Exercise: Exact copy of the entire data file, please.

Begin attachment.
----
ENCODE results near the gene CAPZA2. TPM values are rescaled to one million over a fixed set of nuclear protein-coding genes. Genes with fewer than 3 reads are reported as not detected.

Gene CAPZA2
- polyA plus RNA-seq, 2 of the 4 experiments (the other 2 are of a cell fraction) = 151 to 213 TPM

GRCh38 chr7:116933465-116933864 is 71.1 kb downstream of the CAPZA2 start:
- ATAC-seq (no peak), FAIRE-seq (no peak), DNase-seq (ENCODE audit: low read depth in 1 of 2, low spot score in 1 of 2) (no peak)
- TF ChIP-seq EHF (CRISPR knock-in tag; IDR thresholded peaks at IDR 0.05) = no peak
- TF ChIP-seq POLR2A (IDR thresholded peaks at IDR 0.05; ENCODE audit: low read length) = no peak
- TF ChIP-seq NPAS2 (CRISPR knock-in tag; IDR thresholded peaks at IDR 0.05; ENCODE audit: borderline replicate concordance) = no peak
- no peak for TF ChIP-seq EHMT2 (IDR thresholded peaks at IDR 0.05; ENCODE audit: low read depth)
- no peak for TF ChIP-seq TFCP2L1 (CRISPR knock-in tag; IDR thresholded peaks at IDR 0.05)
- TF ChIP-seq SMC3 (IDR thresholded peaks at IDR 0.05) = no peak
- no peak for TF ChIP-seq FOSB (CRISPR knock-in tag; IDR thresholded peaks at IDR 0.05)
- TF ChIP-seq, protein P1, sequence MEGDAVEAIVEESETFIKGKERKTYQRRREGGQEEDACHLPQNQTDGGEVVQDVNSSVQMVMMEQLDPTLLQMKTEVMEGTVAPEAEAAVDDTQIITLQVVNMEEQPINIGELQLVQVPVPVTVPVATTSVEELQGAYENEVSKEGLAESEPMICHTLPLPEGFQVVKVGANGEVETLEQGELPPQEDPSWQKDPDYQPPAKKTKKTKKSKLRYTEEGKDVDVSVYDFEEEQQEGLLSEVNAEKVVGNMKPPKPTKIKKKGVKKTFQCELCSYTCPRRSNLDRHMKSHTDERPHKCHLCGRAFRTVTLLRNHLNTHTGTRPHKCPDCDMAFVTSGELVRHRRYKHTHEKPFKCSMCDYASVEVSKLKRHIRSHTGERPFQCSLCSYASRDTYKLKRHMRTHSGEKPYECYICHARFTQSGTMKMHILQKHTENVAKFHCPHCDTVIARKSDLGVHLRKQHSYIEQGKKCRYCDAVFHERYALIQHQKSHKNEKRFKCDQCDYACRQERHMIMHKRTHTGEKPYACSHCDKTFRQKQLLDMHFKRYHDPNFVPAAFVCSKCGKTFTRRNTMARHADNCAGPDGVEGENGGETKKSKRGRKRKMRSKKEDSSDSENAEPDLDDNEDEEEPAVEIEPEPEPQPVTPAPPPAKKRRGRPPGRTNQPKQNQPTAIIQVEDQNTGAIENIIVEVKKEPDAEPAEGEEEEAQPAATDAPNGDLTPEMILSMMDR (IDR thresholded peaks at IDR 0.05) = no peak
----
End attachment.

ENCODE results near the gene CAPZA2. TPM values are rescaled to one million over a fixed set of nuclear protein-coding genes. Genes with fewer than 3 reads are reported as not detected.

Gene CAPZA2
- polyA plus RNA-seq, 2 of the 4 experiments (the other 2 are of a cell fraction) = 151 to 213 TPM

GRCh38 chr7:116933465-116933864 is 71.1 kb downstream of the CAPZA2 start:
- ATAC-seq (no peak), FAIRE-seq (no peak), DNase-seq (ENCODE audit: low read depth in 1 of 2, low spot score in 1 of 2) (no peak)
- TF ChIP-seq EHF (CRISPR knock-in tag; IDR thresholded peaks at IDR 0.05) = no peak
- TF ChIP-seq POLR2A (IDR thresholded peaks at IDR 0.05; ENCODE audit: low read length) = no peak
- TF ChIP-seq NPAS2 (CRISPR knock-in tag; IDR thresholded peaks at IDR 0.05; ENCODE audit: borderline replicate concordance) = no peak
- no peak for TF ChIP-seq EHMT2 (IDR thresholded peaks at IDR 0.05; ENCODE audit: low read depth)
- no peak for TF ChIP-seq TFCP2L1 (CRISPR knock-in tag; IDR thresholded peaks at IDR 0.05)
- TF ChIP-seq SMC3 (IDR thresholded peaks at IDR 0.05) = no peak
- no peak for TF ChIP-seq FOSB (CRISPR knock-in tag; IDR thresholded peaks at IDR 0.05)
- TF ChIP-seq, protein P1, sequence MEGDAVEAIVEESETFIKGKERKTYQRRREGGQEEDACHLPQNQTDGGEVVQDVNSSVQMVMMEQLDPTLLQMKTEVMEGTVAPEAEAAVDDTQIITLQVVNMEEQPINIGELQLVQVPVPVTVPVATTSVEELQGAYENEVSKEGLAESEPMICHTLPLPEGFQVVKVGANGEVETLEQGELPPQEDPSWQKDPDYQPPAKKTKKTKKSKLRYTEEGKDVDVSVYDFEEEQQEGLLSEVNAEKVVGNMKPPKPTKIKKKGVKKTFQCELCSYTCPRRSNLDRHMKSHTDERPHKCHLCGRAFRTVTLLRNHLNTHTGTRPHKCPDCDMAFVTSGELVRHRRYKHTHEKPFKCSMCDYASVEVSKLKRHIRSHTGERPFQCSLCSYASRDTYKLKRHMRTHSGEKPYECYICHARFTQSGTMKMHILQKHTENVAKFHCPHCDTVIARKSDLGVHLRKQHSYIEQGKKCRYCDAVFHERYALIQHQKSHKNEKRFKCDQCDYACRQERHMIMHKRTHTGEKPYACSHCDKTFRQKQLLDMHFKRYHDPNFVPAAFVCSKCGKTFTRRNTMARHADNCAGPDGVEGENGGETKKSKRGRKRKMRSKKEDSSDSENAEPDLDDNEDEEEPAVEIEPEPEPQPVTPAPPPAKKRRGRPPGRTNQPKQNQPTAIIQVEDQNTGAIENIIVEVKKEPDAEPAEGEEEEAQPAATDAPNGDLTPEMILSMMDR (IDR thresholded peaks at IDR 0.05) = no peak